As both the KPK and KA are not called courts and are not part of the regular Albanian judicial system, in spite of the qualifications of its members and their title of “judges,” a similar violation of ECHR art. 6(1) may be found in the Albanian situation. Such a judgment would subsequently undermine any further vetting efforts.

Second scenario

If the Constitutional Court, or any other Albanian court, accepts the complaint of the assessee against the vetting institutions, this means that both the KPK and KA will fall under the jurisdiction of the judicial institutions that they are supposed to reassess.

This will immediately lead to multiple conflicts of interests. Imagine for example a constitutional judge appealing a decision of the KA to the Constitutional Court. In that case all judges of the Constitutional Court judging this case would have a conflict of interest, because they are all going to be vetted according to the same procedure they are supposed to judge.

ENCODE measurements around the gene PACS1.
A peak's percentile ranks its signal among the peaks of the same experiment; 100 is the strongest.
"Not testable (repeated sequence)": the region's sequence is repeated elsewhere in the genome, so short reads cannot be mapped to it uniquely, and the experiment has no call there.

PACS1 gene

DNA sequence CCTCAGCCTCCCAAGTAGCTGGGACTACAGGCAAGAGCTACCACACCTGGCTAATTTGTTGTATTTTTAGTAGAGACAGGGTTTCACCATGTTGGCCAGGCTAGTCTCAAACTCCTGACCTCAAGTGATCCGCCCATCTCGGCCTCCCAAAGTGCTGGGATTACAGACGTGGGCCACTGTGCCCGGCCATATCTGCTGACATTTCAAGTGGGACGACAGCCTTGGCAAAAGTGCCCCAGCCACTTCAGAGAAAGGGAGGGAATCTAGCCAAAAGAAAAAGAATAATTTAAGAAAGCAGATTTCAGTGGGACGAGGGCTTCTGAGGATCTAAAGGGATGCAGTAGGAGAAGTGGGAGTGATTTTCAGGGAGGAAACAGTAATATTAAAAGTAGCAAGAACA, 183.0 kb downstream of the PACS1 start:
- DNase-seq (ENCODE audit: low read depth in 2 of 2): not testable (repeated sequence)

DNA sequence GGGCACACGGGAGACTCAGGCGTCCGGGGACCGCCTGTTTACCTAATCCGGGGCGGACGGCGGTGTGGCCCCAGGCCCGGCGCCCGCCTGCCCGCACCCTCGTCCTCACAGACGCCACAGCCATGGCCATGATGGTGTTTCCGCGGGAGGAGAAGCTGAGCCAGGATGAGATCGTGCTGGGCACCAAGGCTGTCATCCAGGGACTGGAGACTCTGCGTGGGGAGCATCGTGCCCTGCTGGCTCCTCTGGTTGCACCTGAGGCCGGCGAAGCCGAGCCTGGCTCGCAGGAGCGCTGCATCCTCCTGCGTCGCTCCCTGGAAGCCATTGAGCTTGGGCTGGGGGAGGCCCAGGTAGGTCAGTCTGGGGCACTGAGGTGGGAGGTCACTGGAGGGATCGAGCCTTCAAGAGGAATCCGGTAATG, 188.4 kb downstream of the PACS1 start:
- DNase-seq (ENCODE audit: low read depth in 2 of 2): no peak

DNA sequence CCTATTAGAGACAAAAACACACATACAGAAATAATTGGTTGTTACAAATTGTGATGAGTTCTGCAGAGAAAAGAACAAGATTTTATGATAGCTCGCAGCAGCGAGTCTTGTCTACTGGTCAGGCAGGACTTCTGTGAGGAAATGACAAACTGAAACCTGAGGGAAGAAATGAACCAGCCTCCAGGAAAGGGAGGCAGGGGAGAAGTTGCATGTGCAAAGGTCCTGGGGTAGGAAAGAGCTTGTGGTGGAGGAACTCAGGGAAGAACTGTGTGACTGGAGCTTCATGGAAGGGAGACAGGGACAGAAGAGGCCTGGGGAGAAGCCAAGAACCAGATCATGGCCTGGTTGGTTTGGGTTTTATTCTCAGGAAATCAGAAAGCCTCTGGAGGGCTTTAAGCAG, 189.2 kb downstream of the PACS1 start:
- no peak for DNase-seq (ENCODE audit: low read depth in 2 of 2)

Moreover, making all judgments of the KPK and KA fall under the jurisdiction of the Albanian courts means basically to destroy the entire concept of vetting. The entire infrastructure, the constitutional amendments, the International Monitoring Operation, and all the public fights between politicians, will have been completely useless. Once the KPK and KA are not truly independent, the entire value of the vetting is zero.

It should be emphasized that these two scenarios are by no means hypothetical. They can be set off by any of the hundreds of people that will be assessed by the vetting institutions. And either way, it’s bad news.

The author would like to thank legal center Res Publica for its research assistance with this article.